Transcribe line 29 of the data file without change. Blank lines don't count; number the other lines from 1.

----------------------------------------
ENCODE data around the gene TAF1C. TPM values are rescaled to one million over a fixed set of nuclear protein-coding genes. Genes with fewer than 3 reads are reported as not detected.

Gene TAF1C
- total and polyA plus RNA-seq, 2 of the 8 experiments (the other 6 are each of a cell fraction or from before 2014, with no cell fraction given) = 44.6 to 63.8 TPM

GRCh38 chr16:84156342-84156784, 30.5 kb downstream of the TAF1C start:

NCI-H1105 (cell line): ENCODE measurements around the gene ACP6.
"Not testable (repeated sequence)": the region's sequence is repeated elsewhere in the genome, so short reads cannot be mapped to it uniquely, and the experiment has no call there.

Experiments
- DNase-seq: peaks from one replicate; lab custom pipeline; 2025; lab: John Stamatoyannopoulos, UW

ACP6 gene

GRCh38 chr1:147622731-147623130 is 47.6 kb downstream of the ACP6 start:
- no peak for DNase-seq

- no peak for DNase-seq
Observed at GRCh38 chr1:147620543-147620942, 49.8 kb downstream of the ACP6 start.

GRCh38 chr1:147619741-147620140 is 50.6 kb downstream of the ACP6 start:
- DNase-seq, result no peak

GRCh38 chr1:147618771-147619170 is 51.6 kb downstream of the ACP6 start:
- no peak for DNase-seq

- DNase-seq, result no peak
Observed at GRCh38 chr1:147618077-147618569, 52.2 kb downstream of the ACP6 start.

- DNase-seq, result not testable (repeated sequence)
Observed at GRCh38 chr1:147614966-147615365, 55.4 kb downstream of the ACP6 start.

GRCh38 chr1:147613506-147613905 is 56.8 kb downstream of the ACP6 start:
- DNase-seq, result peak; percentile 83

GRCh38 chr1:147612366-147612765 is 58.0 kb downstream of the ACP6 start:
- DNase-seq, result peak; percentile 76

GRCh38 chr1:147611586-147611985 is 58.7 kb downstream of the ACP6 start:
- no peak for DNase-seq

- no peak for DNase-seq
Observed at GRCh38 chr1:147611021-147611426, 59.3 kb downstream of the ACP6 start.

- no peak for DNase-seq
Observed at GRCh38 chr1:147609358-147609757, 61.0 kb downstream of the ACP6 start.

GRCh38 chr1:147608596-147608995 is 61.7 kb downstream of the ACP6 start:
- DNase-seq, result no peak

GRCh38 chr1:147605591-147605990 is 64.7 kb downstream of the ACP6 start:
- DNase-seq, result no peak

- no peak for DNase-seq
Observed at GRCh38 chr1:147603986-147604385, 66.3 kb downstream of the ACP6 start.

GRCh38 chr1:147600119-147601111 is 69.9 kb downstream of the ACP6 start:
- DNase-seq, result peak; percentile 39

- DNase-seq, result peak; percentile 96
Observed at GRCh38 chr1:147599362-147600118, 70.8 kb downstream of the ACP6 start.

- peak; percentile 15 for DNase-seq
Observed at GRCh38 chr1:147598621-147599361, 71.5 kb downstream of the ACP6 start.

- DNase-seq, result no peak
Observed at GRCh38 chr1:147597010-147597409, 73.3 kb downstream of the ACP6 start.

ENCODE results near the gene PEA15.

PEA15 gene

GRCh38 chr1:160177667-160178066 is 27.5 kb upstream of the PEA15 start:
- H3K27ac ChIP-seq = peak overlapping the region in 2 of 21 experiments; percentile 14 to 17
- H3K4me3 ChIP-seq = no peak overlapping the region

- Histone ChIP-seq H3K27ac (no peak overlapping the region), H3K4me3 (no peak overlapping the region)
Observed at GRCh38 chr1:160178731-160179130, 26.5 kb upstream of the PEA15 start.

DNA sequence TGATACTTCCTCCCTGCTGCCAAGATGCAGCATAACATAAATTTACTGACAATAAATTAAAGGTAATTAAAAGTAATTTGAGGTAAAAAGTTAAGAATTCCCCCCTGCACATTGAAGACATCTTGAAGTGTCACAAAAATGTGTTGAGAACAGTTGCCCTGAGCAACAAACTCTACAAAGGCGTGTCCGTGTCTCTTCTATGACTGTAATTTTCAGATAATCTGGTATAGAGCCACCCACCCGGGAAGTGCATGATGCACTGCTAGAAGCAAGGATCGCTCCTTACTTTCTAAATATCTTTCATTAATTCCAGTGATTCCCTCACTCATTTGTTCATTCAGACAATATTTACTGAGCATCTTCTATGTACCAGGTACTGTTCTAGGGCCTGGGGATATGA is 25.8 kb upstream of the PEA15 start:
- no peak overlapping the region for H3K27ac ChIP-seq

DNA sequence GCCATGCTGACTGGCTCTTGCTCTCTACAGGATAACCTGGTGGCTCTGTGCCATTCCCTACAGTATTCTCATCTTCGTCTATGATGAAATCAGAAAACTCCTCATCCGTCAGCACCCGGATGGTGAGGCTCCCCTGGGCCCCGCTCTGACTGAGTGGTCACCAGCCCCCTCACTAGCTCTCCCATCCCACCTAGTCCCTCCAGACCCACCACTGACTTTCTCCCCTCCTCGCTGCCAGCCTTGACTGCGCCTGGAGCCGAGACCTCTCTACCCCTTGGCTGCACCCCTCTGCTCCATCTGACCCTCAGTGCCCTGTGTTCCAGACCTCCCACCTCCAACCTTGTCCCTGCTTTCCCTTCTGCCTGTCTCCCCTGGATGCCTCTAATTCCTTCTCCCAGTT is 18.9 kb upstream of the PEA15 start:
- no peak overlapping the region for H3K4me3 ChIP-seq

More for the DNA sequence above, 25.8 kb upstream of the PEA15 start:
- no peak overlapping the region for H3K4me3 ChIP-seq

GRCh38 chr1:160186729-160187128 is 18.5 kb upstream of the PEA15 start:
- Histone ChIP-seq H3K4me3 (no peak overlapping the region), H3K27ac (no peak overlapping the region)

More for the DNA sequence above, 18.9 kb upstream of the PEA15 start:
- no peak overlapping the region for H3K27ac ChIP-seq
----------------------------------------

Observed at GRCh38 chr1:147611021-147611426, 59.3 kb downstream of the ACP6 start.